Smith said she hopes students leave the event better prepared “to navigate these very heavy topics and conversations,” equipped with:

Four blocks west of the Lyric, Transylvania University is itself joining the initiative.

Expressing difficult truths through the arts

In November, Transylvania will host students from Lafayette High School and the School for the Creative and Performing Arts (SCAPA) in a performance based on the theme. “We all resonate most with ideas that are relevant and incite emotional connection, especially young adults who are heavily influenced by art through social media,” said Lafayette Dean of Students Caryn Huber. “Unlearn Fear + Hate” will allow our students to create a forum at the grassroots level to reach a broad group of diverse students that represent our community, and we hope, these students will carry home to their social circles.”

Under the direction of Cathy Rowland, the students will offer interpretations of the theme through their preferred art forms.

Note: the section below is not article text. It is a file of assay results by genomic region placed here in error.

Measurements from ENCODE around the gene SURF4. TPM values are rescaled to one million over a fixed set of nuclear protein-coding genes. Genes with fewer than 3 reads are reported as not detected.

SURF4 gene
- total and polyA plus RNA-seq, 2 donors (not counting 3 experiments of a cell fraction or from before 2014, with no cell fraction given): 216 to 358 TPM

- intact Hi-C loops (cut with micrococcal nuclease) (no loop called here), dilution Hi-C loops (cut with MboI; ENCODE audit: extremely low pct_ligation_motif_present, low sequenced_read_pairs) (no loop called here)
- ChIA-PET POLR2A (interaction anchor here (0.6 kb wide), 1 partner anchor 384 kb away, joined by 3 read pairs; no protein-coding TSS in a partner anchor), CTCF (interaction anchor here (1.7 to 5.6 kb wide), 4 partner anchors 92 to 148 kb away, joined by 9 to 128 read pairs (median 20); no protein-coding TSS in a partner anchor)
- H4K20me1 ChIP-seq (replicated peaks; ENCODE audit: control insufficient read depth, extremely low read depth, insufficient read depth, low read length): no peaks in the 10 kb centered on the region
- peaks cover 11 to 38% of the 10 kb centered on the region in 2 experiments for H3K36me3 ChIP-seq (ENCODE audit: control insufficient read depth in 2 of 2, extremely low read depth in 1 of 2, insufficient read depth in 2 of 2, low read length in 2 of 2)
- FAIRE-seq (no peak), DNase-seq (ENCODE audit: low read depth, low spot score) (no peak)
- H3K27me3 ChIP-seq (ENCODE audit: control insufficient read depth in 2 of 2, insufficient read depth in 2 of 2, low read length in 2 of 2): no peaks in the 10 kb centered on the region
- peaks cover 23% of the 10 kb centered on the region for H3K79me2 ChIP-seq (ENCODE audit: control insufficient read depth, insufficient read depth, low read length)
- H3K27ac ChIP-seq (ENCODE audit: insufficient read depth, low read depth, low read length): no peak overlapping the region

“In preparation for the performance,” Huber said, “the students study the theme (understanding, analyzing, and evaluating), then move to creating, using tools they’ve gained from their courses in creative writing, drama, visual arts, dance, and piano.”

Plans call for the performance at Transy to serve as a springboard for the development of a theme-based educational curriculum with students expressing the imperative to unlearn fear and hate through original works in music composition, art, poetry, dance, monologues, and personal narratives.

The performance, at 7pm on November 30 in Transy’s Haggin Hall, is open to the public.

Halo 3

Theme to drive campus-wide buzz